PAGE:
A transitional panda—Tudor Chronograph

Tudor has existed for any very long time, always regarded as the greater affordable brother or sister to Rolex. It wasn’t until 1946 that Hendes Wilsdorf first opened up Tudor. Wilsdorf find the title Tudor while he wished to recognition the Tudor duration of England. Tudor watches used the Tudor Rose emblem before the 1960’s there after Tudor transformed the rose sign for that current shield sign.

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One of the primary variations between Rolex and Tudor might be seen once the Tudor Oyster Prince released in 1952 with similar oyster case but rather of the Rolex manufactured movement, there is a movement provided by ETA. Furthermore the cost point happens to be inferior to that particular of Rolex.

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Tudor watches were available worldwide before the early 2000’s when Rolex drawn them out of the U.S. market because they were cannibalizing Rolex sales. Theoretically, a Tudor is really a Rolex watch but less costly. Bear in mind that Tudors are produced within the same premises as Rolex plus they undergo exactly the same kind of quality controls as Rolex. Tudor watches will also be maintained at Rolex Service Centers worldwide.

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This beautiful Tudor chronograph ref. 79280 is really a transitional example. Tudor watches were fitted with Rolex crowns and Rolex case backs till the late 90’s when transitional Tudor watches made an appearance with whether Rolex case back or perhaps a Rolex crown only. Following this period, Tudor watches were no more fitted with Rolex parts.

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The final example to incorporate Rolex parts was the Tudor Chronograph ‘Big Block’ having a dial that incorporated the term ‘Oysterdate’ rather than ‘Prince Date’. This transitional example has a Rolex crown although not having a Rolex case back.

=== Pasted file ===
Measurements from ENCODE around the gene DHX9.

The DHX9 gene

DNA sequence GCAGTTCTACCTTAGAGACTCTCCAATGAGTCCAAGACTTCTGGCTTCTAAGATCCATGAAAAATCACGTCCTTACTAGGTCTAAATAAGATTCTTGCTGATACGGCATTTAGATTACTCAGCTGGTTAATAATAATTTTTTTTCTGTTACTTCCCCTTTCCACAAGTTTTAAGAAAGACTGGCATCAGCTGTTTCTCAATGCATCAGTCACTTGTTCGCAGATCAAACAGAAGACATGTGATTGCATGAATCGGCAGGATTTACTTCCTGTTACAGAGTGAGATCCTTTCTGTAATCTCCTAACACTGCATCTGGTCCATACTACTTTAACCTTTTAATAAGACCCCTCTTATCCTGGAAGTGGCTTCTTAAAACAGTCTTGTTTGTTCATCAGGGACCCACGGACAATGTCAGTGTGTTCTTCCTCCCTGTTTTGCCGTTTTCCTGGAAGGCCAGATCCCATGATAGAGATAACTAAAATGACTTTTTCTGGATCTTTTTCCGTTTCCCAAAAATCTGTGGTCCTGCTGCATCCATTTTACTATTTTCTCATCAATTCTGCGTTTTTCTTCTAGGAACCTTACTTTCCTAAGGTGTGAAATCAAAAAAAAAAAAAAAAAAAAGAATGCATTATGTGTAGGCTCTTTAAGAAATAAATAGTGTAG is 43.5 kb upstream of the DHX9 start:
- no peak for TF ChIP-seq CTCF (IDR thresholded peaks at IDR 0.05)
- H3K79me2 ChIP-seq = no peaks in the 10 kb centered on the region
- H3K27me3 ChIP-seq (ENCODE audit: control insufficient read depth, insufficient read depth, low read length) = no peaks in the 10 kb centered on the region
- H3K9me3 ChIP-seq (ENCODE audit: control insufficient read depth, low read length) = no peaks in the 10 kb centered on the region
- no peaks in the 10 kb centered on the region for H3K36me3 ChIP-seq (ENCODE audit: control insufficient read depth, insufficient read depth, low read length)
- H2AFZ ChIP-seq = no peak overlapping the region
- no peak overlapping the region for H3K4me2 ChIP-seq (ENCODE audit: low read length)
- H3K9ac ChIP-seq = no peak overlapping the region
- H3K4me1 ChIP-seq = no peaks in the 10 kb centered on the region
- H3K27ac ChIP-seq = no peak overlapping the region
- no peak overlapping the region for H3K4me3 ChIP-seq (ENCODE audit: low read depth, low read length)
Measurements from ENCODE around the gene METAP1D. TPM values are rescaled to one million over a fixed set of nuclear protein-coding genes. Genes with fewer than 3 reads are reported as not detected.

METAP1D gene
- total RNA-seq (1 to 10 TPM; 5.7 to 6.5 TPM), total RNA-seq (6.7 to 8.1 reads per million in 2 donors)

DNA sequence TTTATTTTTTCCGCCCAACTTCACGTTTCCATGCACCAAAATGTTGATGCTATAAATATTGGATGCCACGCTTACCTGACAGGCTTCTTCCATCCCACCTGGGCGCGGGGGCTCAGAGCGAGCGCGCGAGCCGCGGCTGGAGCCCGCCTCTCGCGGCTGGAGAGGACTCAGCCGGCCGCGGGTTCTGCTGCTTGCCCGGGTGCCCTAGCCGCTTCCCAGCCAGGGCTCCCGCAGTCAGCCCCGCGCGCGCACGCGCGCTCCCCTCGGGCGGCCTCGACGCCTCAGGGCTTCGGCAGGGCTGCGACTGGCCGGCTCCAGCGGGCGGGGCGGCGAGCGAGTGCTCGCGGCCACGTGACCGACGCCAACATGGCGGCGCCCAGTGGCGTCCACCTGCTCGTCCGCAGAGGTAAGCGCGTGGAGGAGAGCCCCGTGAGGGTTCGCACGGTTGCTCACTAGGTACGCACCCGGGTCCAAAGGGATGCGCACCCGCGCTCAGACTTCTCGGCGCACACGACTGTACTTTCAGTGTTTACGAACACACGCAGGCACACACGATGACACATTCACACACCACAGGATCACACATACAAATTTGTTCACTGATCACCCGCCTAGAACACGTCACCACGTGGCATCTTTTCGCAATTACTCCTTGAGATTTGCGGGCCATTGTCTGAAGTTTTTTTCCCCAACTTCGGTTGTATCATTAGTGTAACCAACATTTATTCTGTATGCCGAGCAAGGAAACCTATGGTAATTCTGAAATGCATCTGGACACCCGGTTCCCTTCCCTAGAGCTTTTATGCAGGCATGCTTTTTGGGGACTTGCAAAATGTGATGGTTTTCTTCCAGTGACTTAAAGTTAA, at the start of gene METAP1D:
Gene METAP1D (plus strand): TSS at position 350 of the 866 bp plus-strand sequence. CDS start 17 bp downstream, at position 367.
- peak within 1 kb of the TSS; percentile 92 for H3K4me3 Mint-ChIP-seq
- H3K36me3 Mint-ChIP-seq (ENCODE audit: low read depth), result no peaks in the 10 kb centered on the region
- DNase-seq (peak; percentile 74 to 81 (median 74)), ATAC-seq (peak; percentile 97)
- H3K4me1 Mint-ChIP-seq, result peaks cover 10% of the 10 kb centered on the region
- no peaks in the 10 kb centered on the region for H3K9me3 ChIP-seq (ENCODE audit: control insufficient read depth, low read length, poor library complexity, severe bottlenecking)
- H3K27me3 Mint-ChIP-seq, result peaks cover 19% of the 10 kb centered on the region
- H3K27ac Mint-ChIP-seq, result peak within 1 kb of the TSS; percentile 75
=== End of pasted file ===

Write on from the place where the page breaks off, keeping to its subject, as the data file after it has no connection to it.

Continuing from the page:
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The Tudor chronograph within our story includes the term ‘Tiger’ around the dial because it was released like a special tribute to golfer Tiger Forest for a while of your time. Tudors using the ‘Tiger’ dial typically command a lesser cost than that of the ‘Big Blocks’ or even the clean ‘Prince Date’ dials.

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This specific Tudor Tiger features an infrequent silver grey dial with “non-contrasting” silver sub dials, which adds a little elegance for this otherwise very masculin sports watch. The solid 40mm stainless steel case includes a stainless steel tachymeter bezel, screw-lower chronograph pushers along with a screw lower crown, which will help seal the watch against water transmission as high as 100 m/330 foot. The automatic movement may be the Valjoux 7750 that has been the standard when it comes to reliability and precision for a long time.

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